Interesting. I wonder why? I wonder how many children and teens the Child & Family Center has turned their back on in order to artificially inflate their success rate (which I can’t find anywhere, by the way). I wonder how many of those records hold the stories of children and families that have been failed by the Center.
By the way, because I know they are reading this, I know of at least three other families who gave up on the Center providing them any help. I also know of a social worker who refuses to refer any of her clients to Santa Clarita Child & Family Center because they are so ineffective.
I was also told that certain parts of Jani’s files might be “redacted,” or blacked out. Who the hell do they think they are? The CIA? Why in God’s name would you need to “redact” portions of a child’s outpatient files?
The answer is they would block out anything related to me or Susan. So whatever the Santa Clarita Child & Family Center thinks of us will remain classified.
Why am I doing this? Why am I expending so much energy on the Santa Clarita Child & Family Center? Why am I fighting what is essentially a proxy war with them at the expense of the main war against Jani’s schizophrenia?
Tonight, Jani and I cleaned out the Betta fish bowls. Afterwards, as she took her shower, she said, “Tomorrow, we need to write the fish report.”
The fish report.
That is what she used to do in her therapy sessions. Jani would write what the fish were doing.
She is trying to continue her therapy, even in the absence of her therapist.
You can look at that two ways: One, it shows that despite the claims of the Santa Clarita Child & Family Center, she is getting better, learning to do her own therapy. Or, two, she is desperately trying to hang on to an aspect of her life that is now gone.
Either way, my heart is broken.
Up until this point, I have used______________ in place of names, even though the VP of Programs for the Santa Clarita Child & Family Center is not hard to identify. I did this, not out of the hope that suddenly not using their names would restore Jani’s therapy.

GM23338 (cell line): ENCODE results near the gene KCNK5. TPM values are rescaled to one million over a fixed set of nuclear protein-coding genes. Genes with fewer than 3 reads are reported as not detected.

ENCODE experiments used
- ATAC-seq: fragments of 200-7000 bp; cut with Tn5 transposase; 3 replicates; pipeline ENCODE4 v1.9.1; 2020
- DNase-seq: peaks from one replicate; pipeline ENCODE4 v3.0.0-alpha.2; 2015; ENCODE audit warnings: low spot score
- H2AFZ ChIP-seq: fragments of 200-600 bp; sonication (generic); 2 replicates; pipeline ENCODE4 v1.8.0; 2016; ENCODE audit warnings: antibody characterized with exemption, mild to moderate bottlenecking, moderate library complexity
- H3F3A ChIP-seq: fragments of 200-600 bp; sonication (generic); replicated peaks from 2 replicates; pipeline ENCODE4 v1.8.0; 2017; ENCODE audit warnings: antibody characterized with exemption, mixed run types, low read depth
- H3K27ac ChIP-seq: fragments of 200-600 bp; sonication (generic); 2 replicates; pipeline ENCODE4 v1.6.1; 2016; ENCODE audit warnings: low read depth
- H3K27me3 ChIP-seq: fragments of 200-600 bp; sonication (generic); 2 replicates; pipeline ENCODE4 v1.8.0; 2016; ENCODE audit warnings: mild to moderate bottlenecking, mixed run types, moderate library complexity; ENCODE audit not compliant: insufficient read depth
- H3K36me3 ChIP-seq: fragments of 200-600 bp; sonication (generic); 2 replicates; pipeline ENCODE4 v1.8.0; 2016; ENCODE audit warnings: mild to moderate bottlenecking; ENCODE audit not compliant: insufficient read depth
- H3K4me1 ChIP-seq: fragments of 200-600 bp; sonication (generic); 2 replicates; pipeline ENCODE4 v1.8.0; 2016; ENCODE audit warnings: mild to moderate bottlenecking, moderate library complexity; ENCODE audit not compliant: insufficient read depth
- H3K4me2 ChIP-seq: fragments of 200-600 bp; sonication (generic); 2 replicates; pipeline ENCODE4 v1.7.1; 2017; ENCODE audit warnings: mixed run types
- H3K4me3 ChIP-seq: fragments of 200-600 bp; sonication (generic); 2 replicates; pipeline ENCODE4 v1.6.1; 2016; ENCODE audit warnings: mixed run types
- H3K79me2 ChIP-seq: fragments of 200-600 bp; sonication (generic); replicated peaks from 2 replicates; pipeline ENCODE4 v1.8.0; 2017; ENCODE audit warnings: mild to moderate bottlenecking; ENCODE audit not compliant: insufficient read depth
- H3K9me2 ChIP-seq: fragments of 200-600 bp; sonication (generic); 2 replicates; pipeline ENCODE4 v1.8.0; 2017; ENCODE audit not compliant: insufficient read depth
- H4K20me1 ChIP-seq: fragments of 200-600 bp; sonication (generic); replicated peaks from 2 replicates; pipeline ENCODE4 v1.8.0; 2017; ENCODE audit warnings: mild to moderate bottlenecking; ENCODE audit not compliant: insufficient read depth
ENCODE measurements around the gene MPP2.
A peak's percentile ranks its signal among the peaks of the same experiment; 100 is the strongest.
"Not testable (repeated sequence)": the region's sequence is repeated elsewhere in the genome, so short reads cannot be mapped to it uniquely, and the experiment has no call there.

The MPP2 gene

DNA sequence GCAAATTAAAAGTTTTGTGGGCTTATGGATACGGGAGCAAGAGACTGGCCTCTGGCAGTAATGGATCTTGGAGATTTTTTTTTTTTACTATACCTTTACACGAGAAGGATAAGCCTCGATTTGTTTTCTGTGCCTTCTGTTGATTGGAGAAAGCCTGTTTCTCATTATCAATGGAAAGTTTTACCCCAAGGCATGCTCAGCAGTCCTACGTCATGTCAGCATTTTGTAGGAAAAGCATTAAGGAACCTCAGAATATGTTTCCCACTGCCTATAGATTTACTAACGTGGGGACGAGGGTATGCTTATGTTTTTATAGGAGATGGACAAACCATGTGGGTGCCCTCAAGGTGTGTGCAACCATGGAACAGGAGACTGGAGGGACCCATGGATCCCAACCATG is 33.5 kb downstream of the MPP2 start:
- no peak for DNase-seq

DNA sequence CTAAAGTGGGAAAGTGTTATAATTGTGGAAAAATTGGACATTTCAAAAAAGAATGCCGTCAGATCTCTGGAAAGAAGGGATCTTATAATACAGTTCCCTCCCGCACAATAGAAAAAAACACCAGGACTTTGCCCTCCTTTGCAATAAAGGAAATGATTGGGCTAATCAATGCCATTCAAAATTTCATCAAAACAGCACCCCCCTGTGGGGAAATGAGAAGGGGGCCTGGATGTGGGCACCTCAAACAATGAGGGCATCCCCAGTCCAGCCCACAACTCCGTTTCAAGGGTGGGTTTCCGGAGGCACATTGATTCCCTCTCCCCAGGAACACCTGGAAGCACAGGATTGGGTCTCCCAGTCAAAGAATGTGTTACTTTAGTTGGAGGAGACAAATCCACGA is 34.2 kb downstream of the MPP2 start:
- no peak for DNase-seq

No, it is too late for that. What you did was my attack on Pearl Harbor. And I will never forgive you for what you have done to my daughter.
But I wanted to explain why I use your names before I actually use your names.
Because the world needs to know what you did. How you choose to deal with it is entirely up to you. You can be as angry as you want, but it doesn’t compare to abandoning a child that needed you.
I am the sleeping giant. I know you aren’t afraid of me right now. The wealthiest and most influential people in Santa Clarita keep you afloat financially. Your donor list reads like a who’s who of the Santa Clarita Elite. I know that right now you can ignore me and those donors will keep giving.
But I also know you have survived by being the only game in town. On your website, in a message from your CEO Darrell Paulk, there is the following statement:
How does the Center manage the likelihood of competing programs and services – provided by nonprofit as well as private sector organizations – coming to the Santa Clarita Valley?
It is part of your strategic plan to block any competition against you in the Santa Clarita Valley. That is how you have survived so long without having to improve your services.
And this: With many of our key funders and major donors caught in the downturn in the economy, where do we get the financial resources needed to fund the Center’s operations?
Essentially, you are running out of money and have no plan to deal with competition. In biological terms, we would say you meet the criteria for extinction.
This didn’t start with Jani, and it won’t end with Jani. I want to work with you. I want to help you be the agency that you are capable of being. But I will not let you send children up the river. Just today, while I was there, the police were called. I overheard a therapist saying, “I just don’t know with him anymore!’ So she wanted the Sheriff’s Deputies to take him, whoever “he” is, away.
You help children as long as it is convenient for you.
I am fighting you, and will continue to fight you, because you can’t throw children away. I am not saying you can help everybody, but it is your responsibility as decent humans to try. These children are mentally ill. They need you to fight for them, for their civil rights.
Because that is what this has become. This is a civil rights battle, for the rights of mentally ill children to a life of hope and happiness.
Oh, I never did name names at the Santa Clarita Child & Family Center, did I?
You know who you are.
And you’re the ones who are going to have to look yourselves in the mirror tomorrow.